France launches national consultation on pesticide buffer zones

Pascal Rossignol, REUTERS | A farmer sprays weed killer to treat his field in Sancourt, near Cambrai, on March 18, 2016.

The French government has launched a nationwide consultation on the implementation of pesticide-free buffer zones around homes, days after a court ruled that mayors did not have the power to implement their own.


The three-week online consultation, which opened on Monday, will inform new nation-wide regulations to create a minimum distance between residential areas and pesticide spraying.

The government has suggested a minimum distance of 5 metres for low-lying crops such as cereals and one of 10 metres for higher ones, including vines and fruit.

The proposals are a far cry from the 150-metre-wide buffer zone introduced by several mayors this summer, which the government opposed.

An administrative court ruled last week that the mayor of Langouet, in Brittany, had overstepped his authority by banning spraying pesticides within 150 metres of residential housing in his village in a bid to protect residents from molecules considered a health risk.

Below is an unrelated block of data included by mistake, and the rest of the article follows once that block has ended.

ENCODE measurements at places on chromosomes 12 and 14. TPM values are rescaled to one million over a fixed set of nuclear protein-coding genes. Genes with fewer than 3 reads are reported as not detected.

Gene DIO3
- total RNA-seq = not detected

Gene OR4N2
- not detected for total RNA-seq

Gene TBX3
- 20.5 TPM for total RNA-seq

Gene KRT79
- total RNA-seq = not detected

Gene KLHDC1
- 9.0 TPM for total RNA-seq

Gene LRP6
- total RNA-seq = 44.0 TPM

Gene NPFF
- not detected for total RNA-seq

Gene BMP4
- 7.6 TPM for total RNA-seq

Such a buffer zone would prevent French agriculture from ensuring the country’s self-sufficiency in food and boost imports, Agriculture Minister Didier Guillaume told local media last week.

>> The pesticide generation: children on the front line

The use of pesticides in farming is a deeply divisive issue in France, the European Union’s largest crop grower.

President Emmanuel Macron has promised to ban the most widely used weed-killer glyphosate, which has been linked to cancer, though his government is yet to implement a ban.

Asked about the buffer zones, Macron said last month that national legislation needed to be respected. But he added that he supported the Langouet mayor’s intentions and promised to tighten regulations as soon as possible.


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